3 Secrets To Doing Well In School Include Being Smart, Hardworking, And One Other Factor

According to this study, it's gonna take more than just being smart to get those good grades.

Students often associate good grades with being smart, or at the very least, being diligent and hardworking enough to study hard. But a recent study shows that there’s a crucial third component to academic excellence, and it’s something many students have yet to master.

A recent study published in the Psychological Bulletin says that emotional intelligence also affects academic performance. Emotional intelligence, according to Psychology Today, involves three skills: emotional awareness, ability to relate those emotions to tasks like problem solving, and ability to manage and regulate their own emotions as well as help peers do the same.

According to the study published in December 2019, students who had a higher rate of emotional intelligence were more likely to do well in school and achieve better grades than those whose E.Q. were lower.

Carolyn MacCann, PhD, the author of the study, also mentions that there are certain factors to take note of in order to further understand why emotional intelligence play a role in students’ academic performance. According to her, “Students with higher emotional intelligence may be better able to manage negative emotions, such as anxiety, boredom, and disappointment, that can negatively affect academic performance.” She further adds that emotional intelligence also helps us manage our relationships with peers, professors, and family, which is just as essential to academic excellence.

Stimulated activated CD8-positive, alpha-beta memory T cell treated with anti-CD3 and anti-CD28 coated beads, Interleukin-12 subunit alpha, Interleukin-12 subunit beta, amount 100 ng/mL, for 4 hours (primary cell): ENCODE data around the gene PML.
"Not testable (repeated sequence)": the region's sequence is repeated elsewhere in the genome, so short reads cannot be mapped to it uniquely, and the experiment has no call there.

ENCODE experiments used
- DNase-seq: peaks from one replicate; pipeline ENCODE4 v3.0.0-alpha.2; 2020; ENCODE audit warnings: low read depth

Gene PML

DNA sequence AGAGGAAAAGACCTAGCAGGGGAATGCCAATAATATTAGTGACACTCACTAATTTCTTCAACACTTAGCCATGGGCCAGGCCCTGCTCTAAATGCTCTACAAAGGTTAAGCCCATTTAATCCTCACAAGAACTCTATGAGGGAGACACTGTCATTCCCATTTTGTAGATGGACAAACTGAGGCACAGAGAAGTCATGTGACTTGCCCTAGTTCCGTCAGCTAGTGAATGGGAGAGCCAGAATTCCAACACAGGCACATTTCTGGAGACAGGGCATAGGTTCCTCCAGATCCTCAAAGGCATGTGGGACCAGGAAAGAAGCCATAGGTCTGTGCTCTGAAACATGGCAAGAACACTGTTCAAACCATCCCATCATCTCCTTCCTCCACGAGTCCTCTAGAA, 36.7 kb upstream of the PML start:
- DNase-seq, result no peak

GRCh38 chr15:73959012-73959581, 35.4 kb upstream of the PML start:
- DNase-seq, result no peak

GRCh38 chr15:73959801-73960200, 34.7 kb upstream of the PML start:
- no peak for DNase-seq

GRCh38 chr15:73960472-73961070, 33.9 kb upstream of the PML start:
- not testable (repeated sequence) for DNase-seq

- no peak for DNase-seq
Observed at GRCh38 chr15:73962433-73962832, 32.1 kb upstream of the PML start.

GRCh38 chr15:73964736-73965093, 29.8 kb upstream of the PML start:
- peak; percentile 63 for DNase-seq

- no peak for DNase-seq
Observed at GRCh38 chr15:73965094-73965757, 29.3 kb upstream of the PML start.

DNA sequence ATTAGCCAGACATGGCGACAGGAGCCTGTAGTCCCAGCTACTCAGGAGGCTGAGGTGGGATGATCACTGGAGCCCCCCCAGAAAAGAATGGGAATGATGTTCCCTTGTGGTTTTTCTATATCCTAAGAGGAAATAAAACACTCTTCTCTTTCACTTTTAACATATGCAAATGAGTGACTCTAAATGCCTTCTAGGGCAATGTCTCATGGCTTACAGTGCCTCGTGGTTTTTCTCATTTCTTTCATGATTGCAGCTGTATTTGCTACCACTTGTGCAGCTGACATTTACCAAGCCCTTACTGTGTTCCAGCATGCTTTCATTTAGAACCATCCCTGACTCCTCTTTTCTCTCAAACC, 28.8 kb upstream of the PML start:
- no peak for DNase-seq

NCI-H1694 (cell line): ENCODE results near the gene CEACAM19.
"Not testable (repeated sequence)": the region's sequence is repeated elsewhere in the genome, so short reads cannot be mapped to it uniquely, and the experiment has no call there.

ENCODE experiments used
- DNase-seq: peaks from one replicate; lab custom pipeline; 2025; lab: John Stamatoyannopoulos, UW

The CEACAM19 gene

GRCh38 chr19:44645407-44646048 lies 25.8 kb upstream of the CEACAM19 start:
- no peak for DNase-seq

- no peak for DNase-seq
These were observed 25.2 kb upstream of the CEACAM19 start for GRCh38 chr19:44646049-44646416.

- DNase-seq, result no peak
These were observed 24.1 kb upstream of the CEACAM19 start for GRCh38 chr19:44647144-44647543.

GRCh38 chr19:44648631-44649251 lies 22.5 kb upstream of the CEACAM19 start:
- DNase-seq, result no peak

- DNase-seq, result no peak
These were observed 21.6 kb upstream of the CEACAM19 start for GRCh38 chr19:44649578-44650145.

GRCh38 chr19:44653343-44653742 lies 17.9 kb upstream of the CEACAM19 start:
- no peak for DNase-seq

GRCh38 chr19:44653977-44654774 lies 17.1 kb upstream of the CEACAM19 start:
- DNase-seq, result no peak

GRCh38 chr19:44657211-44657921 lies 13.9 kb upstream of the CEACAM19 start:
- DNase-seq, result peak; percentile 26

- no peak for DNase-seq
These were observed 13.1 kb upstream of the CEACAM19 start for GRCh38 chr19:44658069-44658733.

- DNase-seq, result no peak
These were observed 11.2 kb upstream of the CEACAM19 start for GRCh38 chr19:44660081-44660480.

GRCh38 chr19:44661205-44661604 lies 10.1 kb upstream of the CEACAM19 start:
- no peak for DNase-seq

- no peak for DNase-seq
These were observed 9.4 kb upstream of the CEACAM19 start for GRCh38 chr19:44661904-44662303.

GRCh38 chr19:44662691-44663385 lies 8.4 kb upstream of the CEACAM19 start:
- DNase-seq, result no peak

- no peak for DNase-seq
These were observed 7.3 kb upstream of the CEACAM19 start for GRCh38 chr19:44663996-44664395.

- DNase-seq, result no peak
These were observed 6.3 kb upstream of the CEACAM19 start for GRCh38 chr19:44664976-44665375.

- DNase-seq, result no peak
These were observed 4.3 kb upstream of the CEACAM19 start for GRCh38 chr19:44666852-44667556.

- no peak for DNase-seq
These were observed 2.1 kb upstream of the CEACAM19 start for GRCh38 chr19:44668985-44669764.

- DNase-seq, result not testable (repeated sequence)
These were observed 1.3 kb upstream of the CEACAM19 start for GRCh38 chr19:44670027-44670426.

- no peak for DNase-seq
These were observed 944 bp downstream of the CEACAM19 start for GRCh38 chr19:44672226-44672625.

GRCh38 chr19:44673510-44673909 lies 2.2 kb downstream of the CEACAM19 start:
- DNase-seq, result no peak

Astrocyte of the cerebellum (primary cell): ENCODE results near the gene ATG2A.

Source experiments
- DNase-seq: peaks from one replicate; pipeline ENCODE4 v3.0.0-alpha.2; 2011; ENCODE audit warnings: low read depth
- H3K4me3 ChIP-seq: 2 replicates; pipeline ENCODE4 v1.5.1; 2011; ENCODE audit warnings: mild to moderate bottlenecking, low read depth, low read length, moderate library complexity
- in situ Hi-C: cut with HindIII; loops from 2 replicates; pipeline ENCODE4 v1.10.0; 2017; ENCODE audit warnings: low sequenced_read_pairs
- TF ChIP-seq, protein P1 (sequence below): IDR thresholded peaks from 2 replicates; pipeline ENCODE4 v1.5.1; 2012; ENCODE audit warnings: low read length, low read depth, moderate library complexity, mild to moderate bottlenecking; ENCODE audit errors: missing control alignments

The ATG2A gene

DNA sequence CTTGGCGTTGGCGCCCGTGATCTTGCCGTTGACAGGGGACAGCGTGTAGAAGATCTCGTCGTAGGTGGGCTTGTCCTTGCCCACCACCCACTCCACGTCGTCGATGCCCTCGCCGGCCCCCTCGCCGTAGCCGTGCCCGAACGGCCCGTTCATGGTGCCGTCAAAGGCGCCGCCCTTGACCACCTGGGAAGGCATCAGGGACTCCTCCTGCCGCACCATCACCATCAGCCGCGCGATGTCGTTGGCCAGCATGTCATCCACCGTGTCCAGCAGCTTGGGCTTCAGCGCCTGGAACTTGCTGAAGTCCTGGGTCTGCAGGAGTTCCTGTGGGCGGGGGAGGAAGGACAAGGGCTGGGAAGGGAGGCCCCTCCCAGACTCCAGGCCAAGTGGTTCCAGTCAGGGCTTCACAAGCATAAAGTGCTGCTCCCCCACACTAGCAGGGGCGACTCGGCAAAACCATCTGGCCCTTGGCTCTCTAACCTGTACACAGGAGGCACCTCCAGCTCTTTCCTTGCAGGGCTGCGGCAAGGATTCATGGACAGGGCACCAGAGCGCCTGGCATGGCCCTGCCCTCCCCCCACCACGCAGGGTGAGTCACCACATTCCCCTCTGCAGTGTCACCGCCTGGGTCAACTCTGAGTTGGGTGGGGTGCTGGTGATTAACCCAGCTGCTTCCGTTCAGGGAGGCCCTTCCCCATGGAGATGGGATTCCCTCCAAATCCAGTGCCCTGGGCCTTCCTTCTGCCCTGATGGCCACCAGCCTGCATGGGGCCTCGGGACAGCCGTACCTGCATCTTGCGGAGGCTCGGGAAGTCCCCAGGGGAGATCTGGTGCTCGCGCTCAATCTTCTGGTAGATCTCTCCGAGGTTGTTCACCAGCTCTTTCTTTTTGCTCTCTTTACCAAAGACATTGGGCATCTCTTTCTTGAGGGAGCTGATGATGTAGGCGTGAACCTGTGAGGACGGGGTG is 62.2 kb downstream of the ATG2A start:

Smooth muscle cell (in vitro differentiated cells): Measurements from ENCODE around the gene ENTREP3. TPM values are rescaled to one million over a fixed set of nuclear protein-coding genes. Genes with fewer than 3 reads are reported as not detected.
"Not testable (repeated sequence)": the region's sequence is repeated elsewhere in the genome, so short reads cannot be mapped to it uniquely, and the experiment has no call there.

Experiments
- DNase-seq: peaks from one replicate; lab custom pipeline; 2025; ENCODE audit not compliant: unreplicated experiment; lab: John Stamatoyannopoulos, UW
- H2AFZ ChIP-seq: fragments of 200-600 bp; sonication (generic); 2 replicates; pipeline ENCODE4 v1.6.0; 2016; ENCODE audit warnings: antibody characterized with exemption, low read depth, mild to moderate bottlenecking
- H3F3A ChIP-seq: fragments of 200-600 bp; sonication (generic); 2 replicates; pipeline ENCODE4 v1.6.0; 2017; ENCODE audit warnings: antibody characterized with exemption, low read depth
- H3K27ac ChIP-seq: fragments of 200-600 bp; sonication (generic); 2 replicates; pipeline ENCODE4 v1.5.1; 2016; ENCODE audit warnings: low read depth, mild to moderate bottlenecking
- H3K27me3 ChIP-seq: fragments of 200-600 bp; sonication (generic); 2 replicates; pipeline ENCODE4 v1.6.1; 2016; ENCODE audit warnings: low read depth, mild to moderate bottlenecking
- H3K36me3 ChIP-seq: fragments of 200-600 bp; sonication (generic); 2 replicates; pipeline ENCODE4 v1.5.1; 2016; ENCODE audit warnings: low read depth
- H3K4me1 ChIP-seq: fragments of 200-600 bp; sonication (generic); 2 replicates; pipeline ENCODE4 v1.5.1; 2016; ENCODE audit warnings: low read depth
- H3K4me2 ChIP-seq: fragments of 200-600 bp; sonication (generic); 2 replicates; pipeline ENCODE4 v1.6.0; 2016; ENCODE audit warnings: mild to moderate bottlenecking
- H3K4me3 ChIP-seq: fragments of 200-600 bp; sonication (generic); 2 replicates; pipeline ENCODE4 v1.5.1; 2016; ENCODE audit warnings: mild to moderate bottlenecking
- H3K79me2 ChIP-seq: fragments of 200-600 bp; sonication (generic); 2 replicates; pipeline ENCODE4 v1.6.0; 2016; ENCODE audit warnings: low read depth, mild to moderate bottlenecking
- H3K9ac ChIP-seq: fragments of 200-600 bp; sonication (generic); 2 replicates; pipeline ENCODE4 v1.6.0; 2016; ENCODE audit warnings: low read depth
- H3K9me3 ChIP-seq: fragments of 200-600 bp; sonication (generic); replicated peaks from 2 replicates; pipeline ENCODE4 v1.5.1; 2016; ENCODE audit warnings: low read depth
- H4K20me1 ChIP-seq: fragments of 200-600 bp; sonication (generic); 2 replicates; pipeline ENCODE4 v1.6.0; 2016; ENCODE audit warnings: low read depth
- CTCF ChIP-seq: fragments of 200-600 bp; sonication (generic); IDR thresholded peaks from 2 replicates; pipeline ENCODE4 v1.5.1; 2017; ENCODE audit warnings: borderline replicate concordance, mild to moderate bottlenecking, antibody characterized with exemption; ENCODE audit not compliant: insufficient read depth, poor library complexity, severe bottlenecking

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It’s gonna take more than just being smart to get those good grades, you might want to boost your emotional intelligence, too. Not only will it be useful in school, but plenty of companies have also taken E.Q. into account when looking for potential hires. So how does one improve their emotional intelligence? Here are some tips:

Be aware of your emotions and what causes them.

According to Margaret Andrews, an instructor at Harvard University’s Division of Continuing Education, emotional intelligence is primarily established with enough self-awareness. She explains, “If you’re aware of your own emotions and the behaviors they trigger, you can begin to manage these emotions and behaviors.”

Acknowledging how we feel at a given moment and knowing what induces these emotions in the first place would make it easier for us to regulate them and decide how to act moving forward.

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Identify what stresses you out and regulate from there.

Now that you know which tasks or instances cause significant distress to you, start managing your stressors from there. For instance, if you’ve observed that you don’t do well under pressure, try not to procrastinate and cram a certain assignment to avoid getting stressed over it and consequently underperforming.


Be more understanding of others’ situations.